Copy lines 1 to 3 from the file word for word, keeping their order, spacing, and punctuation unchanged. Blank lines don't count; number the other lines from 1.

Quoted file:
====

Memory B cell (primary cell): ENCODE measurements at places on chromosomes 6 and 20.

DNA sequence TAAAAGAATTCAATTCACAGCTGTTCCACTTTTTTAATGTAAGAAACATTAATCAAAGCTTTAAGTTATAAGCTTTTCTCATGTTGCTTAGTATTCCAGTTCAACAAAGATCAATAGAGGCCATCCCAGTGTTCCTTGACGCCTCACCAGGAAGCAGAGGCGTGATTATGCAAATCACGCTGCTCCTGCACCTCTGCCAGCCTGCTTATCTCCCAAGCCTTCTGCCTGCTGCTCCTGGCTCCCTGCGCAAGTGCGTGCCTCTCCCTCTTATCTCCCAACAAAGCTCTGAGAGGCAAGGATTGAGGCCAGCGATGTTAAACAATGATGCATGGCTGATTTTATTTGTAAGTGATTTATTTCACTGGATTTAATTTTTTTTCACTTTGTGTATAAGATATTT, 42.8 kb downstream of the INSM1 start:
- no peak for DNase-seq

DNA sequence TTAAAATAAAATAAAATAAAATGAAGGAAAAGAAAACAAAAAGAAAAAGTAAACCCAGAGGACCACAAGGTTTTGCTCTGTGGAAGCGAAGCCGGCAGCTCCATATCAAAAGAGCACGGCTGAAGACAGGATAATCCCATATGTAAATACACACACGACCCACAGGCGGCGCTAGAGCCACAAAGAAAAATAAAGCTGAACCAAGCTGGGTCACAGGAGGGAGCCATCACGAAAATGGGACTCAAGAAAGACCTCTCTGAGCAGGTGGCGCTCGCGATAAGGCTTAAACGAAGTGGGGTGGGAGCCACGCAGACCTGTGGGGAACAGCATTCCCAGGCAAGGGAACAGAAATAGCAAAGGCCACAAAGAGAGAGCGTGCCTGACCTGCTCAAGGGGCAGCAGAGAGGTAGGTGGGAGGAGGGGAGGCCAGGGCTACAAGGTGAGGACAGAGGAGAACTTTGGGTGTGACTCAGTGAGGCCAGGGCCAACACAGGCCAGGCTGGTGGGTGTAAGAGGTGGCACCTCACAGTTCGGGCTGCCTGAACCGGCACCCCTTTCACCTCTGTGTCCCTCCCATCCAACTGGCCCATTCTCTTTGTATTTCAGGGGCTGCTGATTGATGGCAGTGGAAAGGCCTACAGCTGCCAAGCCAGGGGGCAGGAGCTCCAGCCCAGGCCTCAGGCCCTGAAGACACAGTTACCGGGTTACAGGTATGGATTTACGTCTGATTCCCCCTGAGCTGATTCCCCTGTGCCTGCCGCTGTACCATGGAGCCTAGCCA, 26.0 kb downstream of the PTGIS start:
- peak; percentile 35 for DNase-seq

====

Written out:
Memory B cell (primary cell): ENCODE measurements at places on chromosomes 6 and 20.

DNA sequence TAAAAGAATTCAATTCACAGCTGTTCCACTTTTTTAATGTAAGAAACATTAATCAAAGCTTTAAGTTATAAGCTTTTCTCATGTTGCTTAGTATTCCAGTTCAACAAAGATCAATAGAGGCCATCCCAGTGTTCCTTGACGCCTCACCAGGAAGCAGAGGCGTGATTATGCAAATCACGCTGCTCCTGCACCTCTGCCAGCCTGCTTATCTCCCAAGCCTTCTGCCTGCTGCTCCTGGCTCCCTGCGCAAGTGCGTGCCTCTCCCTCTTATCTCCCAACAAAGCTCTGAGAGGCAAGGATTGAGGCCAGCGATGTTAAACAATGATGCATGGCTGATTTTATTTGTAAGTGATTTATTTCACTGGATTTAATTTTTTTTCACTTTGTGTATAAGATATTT, 42.8 kb downstream of the INSM1 start:
- no peak for DNase-seq